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Reduced Tillage

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Tarps on permanent beds.

Join Our Farmer to Farmer “Tarp Talk” Webinars in March

By Ryan Maher / February 25, 2021

Tarps are clearly a multifunctional tool for small farmers and are being sized, sourced, and applied to fit the farm. How much can we ask of tarps, how are they changing our tillage and weeds, and how do we handle and troubleshoot the shortcomings? We hosted a series of lunchtime webinars in partnership with the…

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Learn About Soil Health at SFP-Organized Sessions During 2021 Empire State Producers Expo

By Kacey Deamer / December 17, 2020

Join us on January 12, 2021, to hear farmer experiences and research on cover cropping and no-till practices from around the region during the Soil Health Sessions at the virtual 2021 Empire State Producers Expo. Our own Ryan Maher, the coordinator of our Reduced Tillage project, organized these sessions on soil health, cover crops and…

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In the News: Reduced Tillage Project Partner Named to USDA National Organic Standards Board

By Ryan Maher / October 19, 2020

The Cornell Small Farms Program is happy to share the news that Brian Caldwell has been appointed to the USDA National Organic Standards Board, beginning a five-year term in 2021. Brian was a major contributor to the Reduced Tillage project for five years before retiring from Cornell in the spring of 2019. Brian brought decades…

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Reduced Tillage Project Uncovers Tarping Impacts for Organic Vegetable Farmers

By Ryan Maher / September 8, 2020

One farmer shared with us in early summer: “If we didn’t have a tarp down before our mixed greens this spring, we would have been in big trouble with our CSA. In our untarped plantings, we lost the crop to weeds. We’re not going to do that again.”  Tarps are becoming a versatile tool to…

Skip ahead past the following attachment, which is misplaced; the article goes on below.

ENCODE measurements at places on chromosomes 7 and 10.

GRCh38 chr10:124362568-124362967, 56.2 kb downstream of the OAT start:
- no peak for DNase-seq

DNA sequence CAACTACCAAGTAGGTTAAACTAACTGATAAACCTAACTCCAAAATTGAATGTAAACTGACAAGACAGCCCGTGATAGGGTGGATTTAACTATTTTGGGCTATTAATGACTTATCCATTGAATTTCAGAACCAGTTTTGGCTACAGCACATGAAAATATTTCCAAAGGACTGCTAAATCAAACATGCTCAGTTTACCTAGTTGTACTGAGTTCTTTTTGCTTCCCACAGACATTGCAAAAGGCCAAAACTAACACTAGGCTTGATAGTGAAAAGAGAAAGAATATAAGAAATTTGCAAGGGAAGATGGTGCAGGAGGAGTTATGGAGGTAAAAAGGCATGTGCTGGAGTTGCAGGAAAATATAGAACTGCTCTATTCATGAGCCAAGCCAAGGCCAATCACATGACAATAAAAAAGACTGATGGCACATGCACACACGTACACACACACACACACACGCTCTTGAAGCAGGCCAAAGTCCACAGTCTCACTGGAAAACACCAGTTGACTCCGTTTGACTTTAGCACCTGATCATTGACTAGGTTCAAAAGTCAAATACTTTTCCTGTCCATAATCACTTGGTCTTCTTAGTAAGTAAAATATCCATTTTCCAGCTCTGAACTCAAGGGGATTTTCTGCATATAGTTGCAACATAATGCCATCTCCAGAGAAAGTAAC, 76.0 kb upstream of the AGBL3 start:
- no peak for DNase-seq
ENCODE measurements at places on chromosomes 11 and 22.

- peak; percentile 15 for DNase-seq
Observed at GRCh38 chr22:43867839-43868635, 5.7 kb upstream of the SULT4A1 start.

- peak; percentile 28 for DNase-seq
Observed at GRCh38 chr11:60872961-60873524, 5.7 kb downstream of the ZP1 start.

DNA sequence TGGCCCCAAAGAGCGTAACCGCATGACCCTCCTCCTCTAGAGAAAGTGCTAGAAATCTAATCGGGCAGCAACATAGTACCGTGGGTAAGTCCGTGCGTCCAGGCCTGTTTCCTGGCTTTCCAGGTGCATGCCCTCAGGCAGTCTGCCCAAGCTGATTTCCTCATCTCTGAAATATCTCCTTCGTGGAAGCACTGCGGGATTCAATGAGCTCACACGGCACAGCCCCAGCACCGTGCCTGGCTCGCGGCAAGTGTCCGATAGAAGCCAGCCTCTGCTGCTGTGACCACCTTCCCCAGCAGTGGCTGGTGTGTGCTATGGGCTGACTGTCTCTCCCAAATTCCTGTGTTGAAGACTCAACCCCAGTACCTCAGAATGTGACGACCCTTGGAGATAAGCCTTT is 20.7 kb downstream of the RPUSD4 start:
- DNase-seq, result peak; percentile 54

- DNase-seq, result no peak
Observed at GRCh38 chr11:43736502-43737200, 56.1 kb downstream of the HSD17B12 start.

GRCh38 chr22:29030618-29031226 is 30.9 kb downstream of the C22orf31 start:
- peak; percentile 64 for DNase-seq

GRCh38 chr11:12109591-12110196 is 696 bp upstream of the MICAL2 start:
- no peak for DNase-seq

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ryan maher reduced tillage image 4 cropped field day

In the News: Deep Dive into Compost

By Kelsie Raucher / March 13, 2020

Reduced tillage practices and weed suppression management are common goals of small-scale organic farmers.   A lesser-known method is deep-composting, which was presented by the Reduced Tillage Project and a team of Cornell University researchers at the Northeast Organic Farming Association (NOFA) Winter Conference as a solution to weed suppression in a reduced tillage system. …

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In the News: How We Help NYS Farmers Implement Reduced Tillage Systems

By Anna Birn / December 16, 2019

Sweeping problems under the rug usually leads to larger problems in the future, unless of course, the problem is weeds and the rug is tarps. Tarping fields as a weed management strategy is an integral part of many organic and reduced tillage operations.  Cornell Small Farms Program director, Anu Rangarajan, and Reduced Tillage project coordinator,…

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Join Our Tarping for Reduced Tillage Workshop Series

By Ryan Maher / October 2, 2019

Are you a vegetable farmer already using tarps? Or are you wondering if and how tarps could work best on your farm? The Cornell Small Farms Program is excited to announce a series of workshops on tarping in small-scale vegetable systems, to be held in Maine and New York this fall. Tarping has emerged as…

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Tarps on permanent beds.

Manage Weeds With Tarping

By Ryan Maher / July 15, 2019

Tarping has become a popular practice for small-scale organic farms to manage weeds. Typically, beds are tilled and prepared for planting and then covered using a durable, black plastic tarp. Tillage combined with warming soils under tarps can promote the germination of weed seeds which then die when starved for light. Tarps are then removed…

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Why Strip Tillage?

By Ryan Maher / July 15, 2019

Repeated, intensive tillage degrades soil structure and creates compacted layers than can restrict plant roots. Strip tillage targets soil disturbance to the planting zone and can help retain surface residue, preserve soil moisture, build soil structure, and reduce erosion. This approach can give vegetables a good start by warming soils, forming a good seedbed, stimulating…

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Why permanent beds?

By Ryan Maher / July 15, 2019

Permanent bed systems can help farms improve soil health at the farm-level. Rather than plow and harrow by the field, fields are divided into a set of beds and field traffic, whether tractor or foot, is restricted to the between-bed area, year after year. These pathways can be managed with cultivation, mulches, cover crops, or…

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